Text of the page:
|Scientific Name:||Engraulis ringens Jenyns, 1842|
Anchoviella tapirulus (Cope, 1877)
Engraulis pulchellus Girard, 1855
Engraulis tapirulus Cope, 1877
Stolephorus tapirulus (Cope, 1877)
|Red List Category & Criteria:||Least Concern ver 3.1|
|Assessor(s):||Iwamoto, T., Eschmeyer, W. & Alvarado, J.|
|Reviewer(s):||Carpenter, K., Polidoro, B. & Livingstone, S. (Global Marine Species Assessment Team)|
Although this species is under high pressure from fisheries and may be affected by El Niño, it has a wide distribution which includes Marine Protected Areas. Therefore, this species is listed as Least Concern. However, continued monitoring of harvest levels and population trends is recommended to ensure that these pressures do not threaten this species.
|Range Description:||In the southeastern Pacific, this species is found from Ecuador to Chile, and can be found in the Galapagos islands as a vagrant.|
Native:Argentina; Chile; Ecuador; Peru
|FAO Marine Fishing Areas:|
Pacific – southeast
|Range Map:||Click here to open the map viewer and explore range.|
|Population:||This is the most heavily exploited fish in world history, yielding 13,059,900 t in 1971, but with great fluctuations and a decline since that year. After the drastic reduction in the harvests of the 80s, influenced by the strongest El Niño of the century (1982-83), in the 90s the harvests began to recover and peaked in 1994 with 12,520,611 t. The fishes are recruited to the fishery at about eight cm standard length at the age of five or six months. They are caught by purse seine (vessels known as bolicheras in Peru). Common fishing techniques are midwater otter trawling and small pelagic midwater trawling. A good summary of the dynamics of this fishery is given by Schaeffer (1967) and the state of the fishery is monitored in publications by the Institute del Mar del Peru in cooperation with FAO (in Bulletins and Reports of the Institute). The total catch reported for this species to FAO for 1999 was 8,723,265 t. The countries with the largest harvests were Peru (6,740,225 t) and Chile (1,983,040 t) (FAO-FIGI 2001).|
|Current Population Trend:||Unknown|
|Habitat and Ecology:||This is a pelagic, oceanodromous fish that occurs mainly within 80 km of the coast, forming huge schools, chiefly in surface waters. It is found todepths of 50 m. It is a filter-feeder that is entirely dependent on the rich plankton of the Peruvian Current and its northern distribution is limited in Peruvian waters in years when a tongue of warmer and less saline surface water extends southward over the northbound coastal Peruvian Current (the so-called El Niño phenomenon) (FAO-FIGIS 2001, Chen et al. 2004). In some studies, diatoms constituted as much as 98% of the diet of this species. The preferred climate of this species is subtropical (Castro and Hernandez 2000).|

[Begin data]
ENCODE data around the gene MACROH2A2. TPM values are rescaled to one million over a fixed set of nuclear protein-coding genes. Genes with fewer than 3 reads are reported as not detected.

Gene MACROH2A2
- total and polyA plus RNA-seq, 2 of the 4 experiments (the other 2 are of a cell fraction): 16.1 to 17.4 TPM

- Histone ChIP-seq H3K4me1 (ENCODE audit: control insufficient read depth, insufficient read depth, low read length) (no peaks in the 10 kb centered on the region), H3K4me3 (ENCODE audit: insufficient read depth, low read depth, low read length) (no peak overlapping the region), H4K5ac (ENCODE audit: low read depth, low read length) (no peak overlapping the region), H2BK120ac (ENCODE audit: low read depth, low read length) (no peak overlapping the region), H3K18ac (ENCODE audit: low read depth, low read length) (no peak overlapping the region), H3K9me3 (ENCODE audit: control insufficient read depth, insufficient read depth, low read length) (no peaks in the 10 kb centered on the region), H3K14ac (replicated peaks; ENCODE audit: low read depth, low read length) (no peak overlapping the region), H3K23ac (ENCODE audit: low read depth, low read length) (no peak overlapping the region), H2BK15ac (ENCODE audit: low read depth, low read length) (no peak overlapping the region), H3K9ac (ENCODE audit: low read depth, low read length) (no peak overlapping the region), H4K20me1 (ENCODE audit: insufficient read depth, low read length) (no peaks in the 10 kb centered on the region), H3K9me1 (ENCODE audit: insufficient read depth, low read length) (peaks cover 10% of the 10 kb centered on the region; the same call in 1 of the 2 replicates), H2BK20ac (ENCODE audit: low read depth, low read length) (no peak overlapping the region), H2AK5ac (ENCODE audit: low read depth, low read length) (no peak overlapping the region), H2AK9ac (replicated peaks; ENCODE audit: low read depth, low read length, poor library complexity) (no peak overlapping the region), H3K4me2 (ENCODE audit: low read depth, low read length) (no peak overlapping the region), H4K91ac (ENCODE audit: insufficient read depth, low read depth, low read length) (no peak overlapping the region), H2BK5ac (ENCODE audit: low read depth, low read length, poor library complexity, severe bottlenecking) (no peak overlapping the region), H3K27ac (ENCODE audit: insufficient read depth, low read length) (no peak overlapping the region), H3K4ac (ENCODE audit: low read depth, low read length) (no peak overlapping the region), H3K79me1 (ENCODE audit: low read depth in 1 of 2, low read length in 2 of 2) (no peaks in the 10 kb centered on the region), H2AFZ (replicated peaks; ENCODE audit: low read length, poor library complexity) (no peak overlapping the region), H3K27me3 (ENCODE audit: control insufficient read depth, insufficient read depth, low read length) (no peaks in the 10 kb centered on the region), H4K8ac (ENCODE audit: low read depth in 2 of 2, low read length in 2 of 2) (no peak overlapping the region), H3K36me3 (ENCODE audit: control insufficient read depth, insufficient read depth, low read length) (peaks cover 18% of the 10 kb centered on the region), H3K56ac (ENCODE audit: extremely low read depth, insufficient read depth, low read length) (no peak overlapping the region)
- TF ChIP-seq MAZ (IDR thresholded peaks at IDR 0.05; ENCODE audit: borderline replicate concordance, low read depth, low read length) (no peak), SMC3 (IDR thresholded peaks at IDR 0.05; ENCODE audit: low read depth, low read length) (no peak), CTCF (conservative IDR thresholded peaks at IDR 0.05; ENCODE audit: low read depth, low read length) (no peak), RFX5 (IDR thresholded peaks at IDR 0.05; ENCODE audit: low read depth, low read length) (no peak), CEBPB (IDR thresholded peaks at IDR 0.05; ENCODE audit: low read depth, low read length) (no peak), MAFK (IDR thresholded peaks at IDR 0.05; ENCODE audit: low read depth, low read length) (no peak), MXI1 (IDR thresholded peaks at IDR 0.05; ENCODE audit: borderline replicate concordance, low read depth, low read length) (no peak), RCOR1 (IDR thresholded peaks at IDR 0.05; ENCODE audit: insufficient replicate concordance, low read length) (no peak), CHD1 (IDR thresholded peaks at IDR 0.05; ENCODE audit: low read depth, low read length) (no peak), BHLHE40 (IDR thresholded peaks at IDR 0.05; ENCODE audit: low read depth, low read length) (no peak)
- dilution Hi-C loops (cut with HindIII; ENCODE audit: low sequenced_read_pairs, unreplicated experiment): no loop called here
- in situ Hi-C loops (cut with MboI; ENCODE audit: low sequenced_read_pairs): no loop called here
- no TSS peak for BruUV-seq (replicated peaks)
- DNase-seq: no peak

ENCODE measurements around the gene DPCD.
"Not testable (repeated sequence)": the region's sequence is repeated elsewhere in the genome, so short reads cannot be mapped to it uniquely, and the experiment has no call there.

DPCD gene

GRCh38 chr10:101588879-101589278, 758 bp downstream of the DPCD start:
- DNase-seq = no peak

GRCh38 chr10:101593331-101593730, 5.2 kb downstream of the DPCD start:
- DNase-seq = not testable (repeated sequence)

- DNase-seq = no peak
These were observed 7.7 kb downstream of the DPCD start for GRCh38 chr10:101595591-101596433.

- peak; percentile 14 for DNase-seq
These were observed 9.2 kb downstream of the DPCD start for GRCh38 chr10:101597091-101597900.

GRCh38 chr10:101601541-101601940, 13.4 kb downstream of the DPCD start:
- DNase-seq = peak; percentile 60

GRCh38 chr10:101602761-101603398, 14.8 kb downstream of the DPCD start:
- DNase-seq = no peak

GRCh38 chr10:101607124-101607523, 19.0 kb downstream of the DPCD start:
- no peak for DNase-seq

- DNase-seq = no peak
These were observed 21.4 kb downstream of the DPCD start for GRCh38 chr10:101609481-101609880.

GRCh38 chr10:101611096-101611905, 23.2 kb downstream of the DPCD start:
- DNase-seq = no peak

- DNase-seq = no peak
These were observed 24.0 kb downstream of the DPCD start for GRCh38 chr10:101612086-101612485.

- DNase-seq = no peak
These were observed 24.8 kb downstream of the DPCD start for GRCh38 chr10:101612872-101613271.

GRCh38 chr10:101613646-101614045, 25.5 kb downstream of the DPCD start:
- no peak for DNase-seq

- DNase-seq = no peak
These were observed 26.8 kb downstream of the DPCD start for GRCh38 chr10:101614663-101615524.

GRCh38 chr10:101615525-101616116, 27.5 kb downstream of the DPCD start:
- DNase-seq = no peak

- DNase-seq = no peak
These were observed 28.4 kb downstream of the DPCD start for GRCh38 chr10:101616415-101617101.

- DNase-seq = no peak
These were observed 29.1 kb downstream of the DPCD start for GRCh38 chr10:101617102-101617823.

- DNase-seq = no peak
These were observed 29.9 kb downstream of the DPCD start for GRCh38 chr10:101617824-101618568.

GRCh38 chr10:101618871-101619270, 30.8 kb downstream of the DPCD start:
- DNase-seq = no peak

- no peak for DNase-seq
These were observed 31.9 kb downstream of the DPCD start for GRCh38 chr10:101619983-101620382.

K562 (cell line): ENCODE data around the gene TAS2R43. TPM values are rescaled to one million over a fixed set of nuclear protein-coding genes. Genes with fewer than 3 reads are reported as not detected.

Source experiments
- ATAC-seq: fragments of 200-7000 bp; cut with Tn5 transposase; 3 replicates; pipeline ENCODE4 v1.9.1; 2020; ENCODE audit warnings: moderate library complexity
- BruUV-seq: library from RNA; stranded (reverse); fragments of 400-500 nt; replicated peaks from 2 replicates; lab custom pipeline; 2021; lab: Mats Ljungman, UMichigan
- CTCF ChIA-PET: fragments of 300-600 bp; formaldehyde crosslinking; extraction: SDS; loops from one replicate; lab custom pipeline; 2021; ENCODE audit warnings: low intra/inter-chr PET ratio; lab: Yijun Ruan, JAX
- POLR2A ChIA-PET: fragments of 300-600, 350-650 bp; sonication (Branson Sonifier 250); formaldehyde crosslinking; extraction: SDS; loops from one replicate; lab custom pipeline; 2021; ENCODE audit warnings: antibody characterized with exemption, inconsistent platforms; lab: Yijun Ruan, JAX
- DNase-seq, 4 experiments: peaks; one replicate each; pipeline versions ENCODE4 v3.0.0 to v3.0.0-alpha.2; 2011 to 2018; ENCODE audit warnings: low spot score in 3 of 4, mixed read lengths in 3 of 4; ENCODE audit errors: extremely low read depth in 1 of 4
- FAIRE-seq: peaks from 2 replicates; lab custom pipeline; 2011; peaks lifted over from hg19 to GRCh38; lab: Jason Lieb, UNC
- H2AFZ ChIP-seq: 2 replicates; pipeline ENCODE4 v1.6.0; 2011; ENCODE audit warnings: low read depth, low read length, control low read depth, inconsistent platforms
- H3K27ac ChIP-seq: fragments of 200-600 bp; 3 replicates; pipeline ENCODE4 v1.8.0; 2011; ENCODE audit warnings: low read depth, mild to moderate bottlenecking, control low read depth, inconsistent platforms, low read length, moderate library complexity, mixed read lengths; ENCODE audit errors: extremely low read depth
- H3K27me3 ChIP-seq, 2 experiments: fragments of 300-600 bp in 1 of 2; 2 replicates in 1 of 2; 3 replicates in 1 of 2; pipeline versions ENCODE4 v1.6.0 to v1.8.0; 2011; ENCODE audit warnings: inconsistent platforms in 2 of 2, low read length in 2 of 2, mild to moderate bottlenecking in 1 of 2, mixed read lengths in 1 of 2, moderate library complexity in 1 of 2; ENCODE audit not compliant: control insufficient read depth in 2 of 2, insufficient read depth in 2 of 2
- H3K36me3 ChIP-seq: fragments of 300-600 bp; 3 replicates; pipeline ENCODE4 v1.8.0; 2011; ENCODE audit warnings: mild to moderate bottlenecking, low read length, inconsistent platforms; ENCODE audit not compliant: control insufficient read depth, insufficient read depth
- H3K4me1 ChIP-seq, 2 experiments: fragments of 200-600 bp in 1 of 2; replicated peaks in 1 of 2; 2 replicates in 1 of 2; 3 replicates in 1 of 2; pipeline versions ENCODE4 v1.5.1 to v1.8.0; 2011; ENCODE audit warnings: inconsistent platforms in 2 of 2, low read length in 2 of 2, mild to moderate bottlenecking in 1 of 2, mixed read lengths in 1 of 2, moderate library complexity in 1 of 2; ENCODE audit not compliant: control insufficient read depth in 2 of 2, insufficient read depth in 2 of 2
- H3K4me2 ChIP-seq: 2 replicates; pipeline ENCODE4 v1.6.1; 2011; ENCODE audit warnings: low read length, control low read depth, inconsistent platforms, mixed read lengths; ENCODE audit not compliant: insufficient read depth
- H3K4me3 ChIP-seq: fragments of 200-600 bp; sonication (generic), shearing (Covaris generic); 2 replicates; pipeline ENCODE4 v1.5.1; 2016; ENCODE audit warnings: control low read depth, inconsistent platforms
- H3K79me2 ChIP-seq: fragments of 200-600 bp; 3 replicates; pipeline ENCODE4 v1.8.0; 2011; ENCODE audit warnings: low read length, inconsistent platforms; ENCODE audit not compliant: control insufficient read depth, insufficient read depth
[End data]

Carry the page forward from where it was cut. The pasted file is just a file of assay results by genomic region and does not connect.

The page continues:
Eggs are ellipsoidal and this species breeds throughout the year along the entire coast of Peru. The major spawning is in the winter/spring (July to September) and a lesser one is in the summer (February and March). It also spawns throughout year off of Chile, with peaks in winter (May to July) and the end of spring (especially December). This species matures at about one year (about 10 cm standard length). It attains about eight cm as its standard length in six months, 10.5 cm in 12 months and 12 cm in 18 months, with a longevity of about three years (FAO-FIGIS 2001).
|Movement patterns:||Full Migrant|
|Congregatory:||Congregatory (and dispersive)|
This is the most heavily exploited fish in world history (FAO-FIGIS 2001). Among other threats, global warming is probably affecting the fisheries of this species (Soto 2002).
This is a highly commercial species, mainly utilized as fish meal. The harvest in 1990 in Peru was 4,017,106 t and in Chile was more than 500,000 t. Seines were used as the main method of harvesting (Watson and Sandknop 1996).
|Conservation Actions:||There are no known conservation measures for this species. However, this species' distribution includes a number of Marine Protected Areas in the tropical eastern Pacific region.|
Castro, L.R. and Hernandez, E.H. 2000. Early life survival of the anchoveta Engraulis ringens off central Chile during the 1995 and 1996 winter spawning seasons. Transactions of the American Fisheries Society 129(5): 1107-1117.
Chen, D., Cane, M.A., Kaplan, A., Zebiak, S.E and Huang, D. 2004. Predictability of El Niño over the past 148 years. Nature 428: 733-736.
FAO-Fisheries Global Information System (FIGIS). 2001. A world overview of species of interest to fisheries. Chapter: Engraulis ringens.
Froese, R., Palomares, M. and Pauly, D. 2002. Estimation of life history key facts of fishes. Available at: www.fishbase.org.
IUCN. 2010. IUCN Red List of Threatened Species (ver. 2010.3). Available at: http://www.iucnredlist.org. (Accessed: 2 September 2010).
IUCN and UNEP. 2014. The World Database on Protected Areas (WDPA). Cambridge, UK. Available at: www.wdpa.org .
Robertson, D.R. and Allen, G.R. 2006. Shore fishes of the tropical eastern Pacific: an information system. Smithsonian Tropical Research Institute, Balboa, Panamá.
Soto, C.G. 2001. The potential impacts of global climate change on marine protected areas. Reviews in Fish Biology and Fisheries 11(3): 181-195.
Watson, W. and Sandknop, E.M. 1996. Engraulidae: anchovies. In: H.G. Moser (ed.), The early stages of fishes in California currents, pp. 173-183. California Cooperative Oceanic Fisheries Investigations Atlas.
|Citation:||Iwamoto, T., Eschmeyer, W. & Alvarado, J. 2010. Engraulis ringens. The IUCN Red List of Threatened Species 2010: e.T183775A8174811.Downloaded on 20 June 2018.|
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